It’s bad enough that the secular world starts the day after Halloween (and sometimes even before that) to prepare for Christmas and gives no thought whatsoever to Advent or Christmas as separate and distinct seasons. While carols and songs permeate the airwaves from now until 6pm on Christmas Day (at least in my neck of the woods) stores are decked out in all their red and green finery, just calling to us to get an early start on finding that “perfect” gift for the one we love – as if retail therapy is the real reason for the season. ¬†Where’s the emphasis on the CHRIST part of Christmas? Won’t find that out in a world that continually erases God from it’s collective speech and thought. That type of awareness needs to come from us as Church and we need to be consistent in our thoughts and actions.

Now, if we have been too busy in preparations for both the revised missal and Christmas, are we going to be able to give the upcoming Season of Advent its proper due? ¬†Those four weeks – which are a full four this year! – are crucial to bringing folks to a full understanding of the Incarnation (one of the new words in our Creed, by the way). From the first moments of the First Sunday of Advent, we need to be fully engaged in presenting and unfolding the mysteries of the first and second coming of Christ through Isaiah’s rich imagery and Mark’s “just the facts” gospel in this Cycle B year. ¬†According to local custom, Advent wreaths get blessed and lit for the first time but doing this ritual after the homily (as prescribed in our¬†Book of Blessings)¬†shows both its proper place and importance in the liturgy (remember, the wreath is a worthy¬†home¬†activity for the season).

I feel very strongly that placing other rituals – from Rites of Acceptance to blessing the new parish missal – does not constitute smart liturgical practice and truly have no place in the opening liturgy of the Advent season. There will be those who will disagree with me on the premise of “new year, new things” but those extras truly dull the focus and impact the season deserves. Include in that misstep those who feel that decorating their Churches for the next season around the 3rd Sunday of Advent is a good thing! It is bad enough that rest of the world jumps Advent out of sheer ignorance – if we as a church join in and treat Advent in much the same manner, we are no better than our secular friends whose trees are put up on Veteran’s Day and are tossed to the curb on December 26th. ¬†The temptation to jump ahead to the “more important” season is there for sure and the distraction of the implementation is dividing our attentions further. ¬†I pray that most liturgists, musician, pastors and other planners of Liturgy have seen to it that missal preparations end on the Feast of Christ the King – that’s a great time to bless the new missals and say farewell to the old (even though we’ll still be using our beloved Sacramentary through Thanksgiving) and are planning their “deck the church” activities for full week for December 25th (a Sunday this year).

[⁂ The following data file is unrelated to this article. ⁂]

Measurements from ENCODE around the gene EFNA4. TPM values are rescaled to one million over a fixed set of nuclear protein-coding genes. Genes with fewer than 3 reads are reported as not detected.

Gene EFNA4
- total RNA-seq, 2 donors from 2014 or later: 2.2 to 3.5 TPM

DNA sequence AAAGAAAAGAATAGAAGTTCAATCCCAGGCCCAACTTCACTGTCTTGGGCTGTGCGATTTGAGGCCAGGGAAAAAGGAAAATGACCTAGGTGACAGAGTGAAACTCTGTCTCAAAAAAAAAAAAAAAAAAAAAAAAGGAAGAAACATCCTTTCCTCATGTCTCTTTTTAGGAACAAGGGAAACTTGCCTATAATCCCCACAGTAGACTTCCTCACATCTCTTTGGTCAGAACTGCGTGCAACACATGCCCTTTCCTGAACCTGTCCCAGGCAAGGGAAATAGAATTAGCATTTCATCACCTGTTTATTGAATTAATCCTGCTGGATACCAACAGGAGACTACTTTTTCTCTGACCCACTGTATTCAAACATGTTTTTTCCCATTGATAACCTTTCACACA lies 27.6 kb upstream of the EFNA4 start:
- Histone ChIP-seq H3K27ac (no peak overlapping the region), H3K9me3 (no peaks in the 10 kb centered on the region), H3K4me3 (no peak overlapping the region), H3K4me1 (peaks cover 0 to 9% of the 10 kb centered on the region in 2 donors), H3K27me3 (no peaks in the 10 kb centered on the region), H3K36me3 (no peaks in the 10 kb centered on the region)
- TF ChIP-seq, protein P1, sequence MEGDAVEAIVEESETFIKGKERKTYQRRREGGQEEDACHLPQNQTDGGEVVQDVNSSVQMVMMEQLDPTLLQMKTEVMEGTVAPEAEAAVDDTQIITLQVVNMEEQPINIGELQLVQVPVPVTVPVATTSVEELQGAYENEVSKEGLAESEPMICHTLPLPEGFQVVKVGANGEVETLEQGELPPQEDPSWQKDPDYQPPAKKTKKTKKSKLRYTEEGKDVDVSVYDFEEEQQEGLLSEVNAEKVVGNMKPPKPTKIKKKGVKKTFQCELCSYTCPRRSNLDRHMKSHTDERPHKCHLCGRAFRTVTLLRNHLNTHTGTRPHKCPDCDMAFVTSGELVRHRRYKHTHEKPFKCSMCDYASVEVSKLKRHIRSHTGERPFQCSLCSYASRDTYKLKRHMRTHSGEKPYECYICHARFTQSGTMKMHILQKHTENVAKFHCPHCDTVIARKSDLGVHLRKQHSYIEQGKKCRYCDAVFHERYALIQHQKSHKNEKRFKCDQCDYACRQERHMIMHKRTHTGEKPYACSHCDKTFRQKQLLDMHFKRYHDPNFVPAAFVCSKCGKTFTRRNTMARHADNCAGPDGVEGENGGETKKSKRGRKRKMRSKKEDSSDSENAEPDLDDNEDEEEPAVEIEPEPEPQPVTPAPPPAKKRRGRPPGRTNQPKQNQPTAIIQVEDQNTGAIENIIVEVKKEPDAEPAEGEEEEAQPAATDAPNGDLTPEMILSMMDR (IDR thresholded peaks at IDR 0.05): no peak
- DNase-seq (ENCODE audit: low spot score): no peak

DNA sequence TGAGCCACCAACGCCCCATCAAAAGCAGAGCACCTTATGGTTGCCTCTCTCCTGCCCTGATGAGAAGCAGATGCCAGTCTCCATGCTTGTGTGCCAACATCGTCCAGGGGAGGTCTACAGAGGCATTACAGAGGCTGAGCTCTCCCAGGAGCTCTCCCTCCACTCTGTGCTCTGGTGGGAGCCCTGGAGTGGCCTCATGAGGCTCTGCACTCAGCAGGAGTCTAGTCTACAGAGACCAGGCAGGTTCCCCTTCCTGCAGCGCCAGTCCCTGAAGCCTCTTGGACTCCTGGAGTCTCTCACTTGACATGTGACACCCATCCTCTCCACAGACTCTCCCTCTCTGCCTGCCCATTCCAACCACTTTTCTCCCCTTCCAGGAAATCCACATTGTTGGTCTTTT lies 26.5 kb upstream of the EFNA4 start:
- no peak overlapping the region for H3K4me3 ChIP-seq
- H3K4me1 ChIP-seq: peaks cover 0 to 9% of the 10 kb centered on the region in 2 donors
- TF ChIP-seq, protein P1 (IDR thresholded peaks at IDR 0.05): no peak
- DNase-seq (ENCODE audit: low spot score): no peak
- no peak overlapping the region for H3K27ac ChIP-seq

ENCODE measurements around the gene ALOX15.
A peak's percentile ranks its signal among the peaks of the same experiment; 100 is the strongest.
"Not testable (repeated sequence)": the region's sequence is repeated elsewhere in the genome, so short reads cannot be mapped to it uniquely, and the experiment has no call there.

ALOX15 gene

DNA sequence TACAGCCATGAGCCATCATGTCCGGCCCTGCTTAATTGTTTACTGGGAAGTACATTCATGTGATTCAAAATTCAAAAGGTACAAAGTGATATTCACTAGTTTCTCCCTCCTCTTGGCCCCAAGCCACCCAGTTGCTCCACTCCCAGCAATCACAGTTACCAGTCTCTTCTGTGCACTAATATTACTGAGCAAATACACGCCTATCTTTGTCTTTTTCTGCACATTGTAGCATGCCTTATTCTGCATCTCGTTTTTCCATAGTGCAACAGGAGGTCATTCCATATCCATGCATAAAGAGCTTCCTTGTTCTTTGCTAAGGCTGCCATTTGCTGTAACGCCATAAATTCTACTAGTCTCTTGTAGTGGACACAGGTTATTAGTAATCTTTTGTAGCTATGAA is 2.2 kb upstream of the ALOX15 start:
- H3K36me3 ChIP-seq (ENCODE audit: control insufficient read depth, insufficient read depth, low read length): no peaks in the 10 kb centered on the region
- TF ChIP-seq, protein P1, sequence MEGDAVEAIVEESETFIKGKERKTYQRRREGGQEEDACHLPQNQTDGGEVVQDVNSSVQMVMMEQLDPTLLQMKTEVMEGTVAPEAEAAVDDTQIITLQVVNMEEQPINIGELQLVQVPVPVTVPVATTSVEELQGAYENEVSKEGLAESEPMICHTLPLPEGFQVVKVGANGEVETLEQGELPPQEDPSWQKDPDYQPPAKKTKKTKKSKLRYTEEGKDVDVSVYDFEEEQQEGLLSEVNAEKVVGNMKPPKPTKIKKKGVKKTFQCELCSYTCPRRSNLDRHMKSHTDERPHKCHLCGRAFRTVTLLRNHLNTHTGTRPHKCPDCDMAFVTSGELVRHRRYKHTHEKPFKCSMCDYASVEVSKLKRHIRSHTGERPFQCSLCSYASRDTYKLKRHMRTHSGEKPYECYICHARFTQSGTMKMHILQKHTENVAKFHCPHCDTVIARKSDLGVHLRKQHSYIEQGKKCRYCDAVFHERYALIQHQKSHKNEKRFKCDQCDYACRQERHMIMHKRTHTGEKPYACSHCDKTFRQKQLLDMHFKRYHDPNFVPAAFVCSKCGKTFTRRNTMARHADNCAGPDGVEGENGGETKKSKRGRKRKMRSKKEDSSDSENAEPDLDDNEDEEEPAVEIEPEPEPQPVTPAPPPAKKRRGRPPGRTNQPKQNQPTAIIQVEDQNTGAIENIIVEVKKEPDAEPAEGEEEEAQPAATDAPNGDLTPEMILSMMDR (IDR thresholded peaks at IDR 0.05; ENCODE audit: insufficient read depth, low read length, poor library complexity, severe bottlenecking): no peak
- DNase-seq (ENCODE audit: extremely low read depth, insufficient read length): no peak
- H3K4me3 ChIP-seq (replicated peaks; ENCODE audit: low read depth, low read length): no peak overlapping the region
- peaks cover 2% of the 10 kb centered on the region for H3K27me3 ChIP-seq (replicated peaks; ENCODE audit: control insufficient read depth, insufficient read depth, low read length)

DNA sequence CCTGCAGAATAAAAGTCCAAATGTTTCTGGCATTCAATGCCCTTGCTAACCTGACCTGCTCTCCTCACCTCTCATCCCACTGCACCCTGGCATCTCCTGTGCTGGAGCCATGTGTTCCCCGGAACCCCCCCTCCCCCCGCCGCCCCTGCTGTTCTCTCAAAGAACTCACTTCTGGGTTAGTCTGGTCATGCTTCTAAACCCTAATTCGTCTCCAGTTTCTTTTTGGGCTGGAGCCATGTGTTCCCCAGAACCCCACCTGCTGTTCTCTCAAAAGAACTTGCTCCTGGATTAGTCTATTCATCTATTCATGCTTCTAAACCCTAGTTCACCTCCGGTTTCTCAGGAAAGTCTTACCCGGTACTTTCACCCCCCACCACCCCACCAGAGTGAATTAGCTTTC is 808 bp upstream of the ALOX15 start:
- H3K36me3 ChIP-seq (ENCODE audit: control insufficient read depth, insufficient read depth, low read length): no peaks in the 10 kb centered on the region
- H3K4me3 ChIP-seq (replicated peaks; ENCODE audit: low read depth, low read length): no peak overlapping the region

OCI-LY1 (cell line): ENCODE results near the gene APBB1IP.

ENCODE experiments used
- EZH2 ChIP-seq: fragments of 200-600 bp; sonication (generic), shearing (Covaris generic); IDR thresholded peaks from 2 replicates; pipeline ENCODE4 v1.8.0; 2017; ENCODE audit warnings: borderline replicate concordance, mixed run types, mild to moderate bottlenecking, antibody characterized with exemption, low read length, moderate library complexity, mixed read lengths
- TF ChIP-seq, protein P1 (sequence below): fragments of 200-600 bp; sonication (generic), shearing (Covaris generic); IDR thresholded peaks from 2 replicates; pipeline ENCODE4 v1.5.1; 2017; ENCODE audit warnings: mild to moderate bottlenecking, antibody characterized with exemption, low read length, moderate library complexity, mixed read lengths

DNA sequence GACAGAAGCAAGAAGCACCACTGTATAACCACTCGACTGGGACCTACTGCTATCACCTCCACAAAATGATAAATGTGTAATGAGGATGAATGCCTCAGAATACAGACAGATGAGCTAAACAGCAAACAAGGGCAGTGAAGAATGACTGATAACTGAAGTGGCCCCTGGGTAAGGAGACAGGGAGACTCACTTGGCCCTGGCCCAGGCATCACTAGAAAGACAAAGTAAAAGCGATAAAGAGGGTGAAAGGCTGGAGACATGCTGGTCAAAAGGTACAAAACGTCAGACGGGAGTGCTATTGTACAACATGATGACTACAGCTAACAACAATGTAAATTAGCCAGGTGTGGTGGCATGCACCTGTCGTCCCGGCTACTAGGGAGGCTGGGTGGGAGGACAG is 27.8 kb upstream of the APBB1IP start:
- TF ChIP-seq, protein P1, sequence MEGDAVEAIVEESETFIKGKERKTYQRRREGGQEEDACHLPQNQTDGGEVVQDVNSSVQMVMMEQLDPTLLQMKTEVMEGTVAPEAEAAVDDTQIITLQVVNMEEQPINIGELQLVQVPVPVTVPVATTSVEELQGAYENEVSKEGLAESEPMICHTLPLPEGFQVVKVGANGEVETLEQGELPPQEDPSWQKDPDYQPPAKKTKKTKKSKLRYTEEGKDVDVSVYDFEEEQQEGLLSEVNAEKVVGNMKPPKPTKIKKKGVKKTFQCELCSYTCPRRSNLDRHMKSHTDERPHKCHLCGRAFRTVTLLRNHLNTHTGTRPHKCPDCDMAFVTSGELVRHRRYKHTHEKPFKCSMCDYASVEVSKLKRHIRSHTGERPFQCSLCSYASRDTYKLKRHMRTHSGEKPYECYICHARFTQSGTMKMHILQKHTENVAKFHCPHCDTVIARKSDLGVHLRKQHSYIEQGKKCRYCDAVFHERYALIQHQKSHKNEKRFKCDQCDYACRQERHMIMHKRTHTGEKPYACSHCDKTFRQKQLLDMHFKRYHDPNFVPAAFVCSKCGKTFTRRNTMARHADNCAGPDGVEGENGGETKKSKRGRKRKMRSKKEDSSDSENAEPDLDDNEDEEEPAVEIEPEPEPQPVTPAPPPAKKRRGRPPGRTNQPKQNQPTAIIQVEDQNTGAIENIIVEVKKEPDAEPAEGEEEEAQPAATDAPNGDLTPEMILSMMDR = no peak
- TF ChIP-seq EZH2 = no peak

On paper, our Church does extremely well in keeping the spirit and focus of our various seasons – in pastoral practice, lines get so blurred at times that the pew folks really notice that all is not well, yet can’t always articulate their observations properly. ¬†Let all of us responsible for planning and executing our sacred rituals take the advent of the coming new liturgical year to brush up on our understanding of the different seasons and what we should be about in celebrating them to the full. ¬†In other words, before using that shiny new missal, take time to read the¬†General Instruction¬†at the beginning of the book. ¬†Brush up on¬†Sing to the Lord¬†if you are a musician. ¬†Even dust off the old¬†Constitution on the Sacred Liturgy¬†to¬†help renew your weary spirit. ¬†If you’re responsible for helping others prepare, then prepare yourself as well. ¬†Be a wise and not foolish virgin (hope you listened to today’s gospel!) as you prepare for the coming of the first season of the new year. ¬†May we all in humility continue to work to help all our parishes and assemblies transition from season to season, year to year the best we possibly can. Good liturgy IS the work of all the Church! Our God deserves no less from His people.

“It’s the most wonderful time of the year…” – The Liturgies of Holy Week and Triduum: The Chrism Mass